Ask Difference

Have To vs. Has To — What's the Difference?

Edited by Tayyaba Rehman — By Fiza Rafique — Published on September 30, 2023
"Have to" and "has to" both express obligation, but "have to" is used with "I," "we," "you," and "they," while "has to" is used with "he," "she," and "it."
Have To vs. Has To — What's the Difference?

Difference Between Have To and Has To


Key Differences

"Have to" and "has to" are modal verb phrases used to indicate necessity or obligation. "Have to" is versatile and finds its place with most personal pronouns, such as "I," "you," "we," and "they." On the other hand, "has to" is specific in its usage, aligning with third-person singular subjects: "he," "she," and "it."
When one uses "have to," it implies an external obligation or requirement. For instance, when someone says, "They have to complete the assignment," it indicates a responsibility or mandate. Similarly, "has to" carries the same implication of necessity but adheres to its grammatical constraint of being used with third-person singular subjects.
In the context of questions, both "have to" and "has to" can be employed to inquire about obligations. For example, "Do you have to go to the meeting?" or "Does she has to attend the class?" Note, however, that while the form "have" remains consistent in questions, "has" is replaced by "does" and the base form "have" follows.
From a tense perspective, "have to" and "has to" are present tense forms. When expressing obligation in the past, one would say "had to," regardless of the subject. For instance, "I had to" or "She had to."
Both "have to" and "has to" can be negated using "do not" or "does not" respectively. "I don't have to" suggests a lack of obligation, as does "She doesn't has to."

Comparison Chart

Personal Pronouns

I, you, we, they
He, she, it


Necessity or obligation
Necessity or obligation with third-person singular

Question Form

Do you have to?
Does she has to?

Past Tense

Had to
Had to


Don't have to
Doesn't has to

Compare with Definitions

Have To

Used to denote an external compulsion or necessity.
They have to wear uniforms at school.

Has To

Denotes requirements or prerequisites.
The engine has to be checked before the trip.

Have To

Shows an action that is deemed necessary.
You have to see that movie; it's fantastic!

Has To

Indicates a necessary action or deed.
The computer has to be rebooted.

Have To

"Have to" indicates an obligation or requirement.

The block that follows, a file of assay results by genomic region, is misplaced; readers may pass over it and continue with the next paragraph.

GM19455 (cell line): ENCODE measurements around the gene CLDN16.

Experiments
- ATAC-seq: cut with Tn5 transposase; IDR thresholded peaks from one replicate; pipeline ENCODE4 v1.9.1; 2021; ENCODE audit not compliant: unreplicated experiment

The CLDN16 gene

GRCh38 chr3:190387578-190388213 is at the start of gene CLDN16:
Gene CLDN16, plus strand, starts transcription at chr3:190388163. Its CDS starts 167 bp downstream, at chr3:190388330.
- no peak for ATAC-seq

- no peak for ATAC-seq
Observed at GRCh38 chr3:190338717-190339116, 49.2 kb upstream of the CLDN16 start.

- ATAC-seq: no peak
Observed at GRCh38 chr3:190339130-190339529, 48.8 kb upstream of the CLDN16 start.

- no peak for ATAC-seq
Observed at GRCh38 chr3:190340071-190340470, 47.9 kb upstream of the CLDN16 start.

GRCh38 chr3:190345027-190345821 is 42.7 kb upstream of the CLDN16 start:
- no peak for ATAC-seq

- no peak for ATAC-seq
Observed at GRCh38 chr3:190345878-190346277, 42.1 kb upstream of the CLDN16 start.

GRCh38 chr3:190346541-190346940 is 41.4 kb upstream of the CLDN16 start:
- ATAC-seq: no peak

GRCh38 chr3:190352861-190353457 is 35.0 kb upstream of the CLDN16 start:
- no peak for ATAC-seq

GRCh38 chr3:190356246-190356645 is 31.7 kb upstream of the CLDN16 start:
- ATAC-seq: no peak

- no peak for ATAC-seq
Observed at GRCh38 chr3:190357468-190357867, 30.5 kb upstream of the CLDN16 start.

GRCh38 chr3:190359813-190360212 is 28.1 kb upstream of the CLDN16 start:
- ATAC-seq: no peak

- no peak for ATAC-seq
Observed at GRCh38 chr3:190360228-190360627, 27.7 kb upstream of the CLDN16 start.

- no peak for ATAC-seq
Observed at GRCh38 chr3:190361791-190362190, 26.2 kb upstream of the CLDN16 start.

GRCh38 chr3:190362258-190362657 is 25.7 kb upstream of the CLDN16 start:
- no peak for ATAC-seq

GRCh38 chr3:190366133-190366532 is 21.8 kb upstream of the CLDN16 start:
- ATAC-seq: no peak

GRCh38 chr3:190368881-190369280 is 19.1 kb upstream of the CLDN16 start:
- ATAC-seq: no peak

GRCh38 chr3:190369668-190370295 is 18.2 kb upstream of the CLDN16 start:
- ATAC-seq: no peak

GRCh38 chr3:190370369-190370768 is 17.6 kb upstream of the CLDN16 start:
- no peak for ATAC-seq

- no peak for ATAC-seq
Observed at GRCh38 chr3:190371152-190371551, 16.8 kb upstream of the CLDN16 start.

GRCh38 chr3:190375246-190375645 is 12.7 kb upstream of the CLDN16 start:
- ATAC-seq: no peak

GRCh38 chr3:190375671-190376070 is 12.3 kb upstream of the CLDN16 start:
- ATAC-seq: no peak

I have to finish this project by tomorrow.

Has To

Expresses mandatory rules or protocols.
He has to wear a helmet when biking.

Have To

Represents a duty or task that needs completion.
We have to get groceries after work.

Has To

"Has to" signifies an obligation for third-person singular subjects.
She has to study for her finals.

Have To

Can be used to signify rules or laws.
In this state, you have to wear seat belts.

Has To

Points to a compulsion for a task.
The cat has to be fed twice a day.

Common Curiosities

How do I negate "have to"?

Use "don't" before "have to," as in "I don't have to."

How do I ask a question using "have to"?

Use the auxiliary "do" or "does," like "Do you have to?" or "Does she has to?"

When should I use "have to"?

Use "have to" with "I," "we," "you," and "they."

Can "has to" be used with plural subjects?

No, "has to" is used with third-person singular subjects like "he," "she," and "it."

Is there a past tense form of "have to" and "has to"?

Yes, both convert to "had to" for the past tense.

What's the negative form of "has to"?

It's "doesn't has to."

Do "have to" and "has to" indicate a personal feeling or external obligation?

They usually indicate an external obligation or requirement.

Can I say "She have to"?

No, the correct form is "She has to."

Is "has to" used in American English?

Yes, both "have to" and "has to" are used in American English.

Are there any other tenses for "has to"?

For the past, it's "had to." For future, "will have to" works for all subjects.

How do I use "has to" in a question?

Use "Does" as the auxiliary, like "Does she has to go?"

Can "have to" and "has to" be used interchangeably?

No, they differ based on the subject they're used with.

How do I use "have to" in the negative?

"I don't have to," "You don't have to," etc.

How is "have to" different from "must"?

While both indicate obligation, "have to" often implies an external obligation, whereas "must" can be more internal or subjective.

What's the future form of "have to"?

You can use "will have to," e.g., "I will have to go."

Share Your Discovery

Share via Social Media
Embed This Content
Embed Code
Share Directly via Messenger
Previous Comparison
Keep vs. Peel
Next Comparison
Guardian vs. Trustee

Author Spotlight

Written by
Fiza Rafique
Fiza Rafique is a skilled content writer at, where she meticulously refines and enhances written pieces. Drawing from her vast editorial expertise, Fiza ensures clarity, accuracy, and precision in every article. Passionate about language, she continually seeks to elevate the quality of content for readers worldwide.
Tayyaba Rehman is a distinguished writer, currently serving as a primary contributor to As a researcher in semantics and etymology, Tayyaba's passion for the complexity of languages and their distinctions has found a perfect home on the platform. Tayyaba delves into the intricacies of language, distinguishing between commonly confused words and phrases, thereby providing clarity for readers worldwide.

Popular Comparisons

Trending Comparisons

New Comparisons

Trending Terms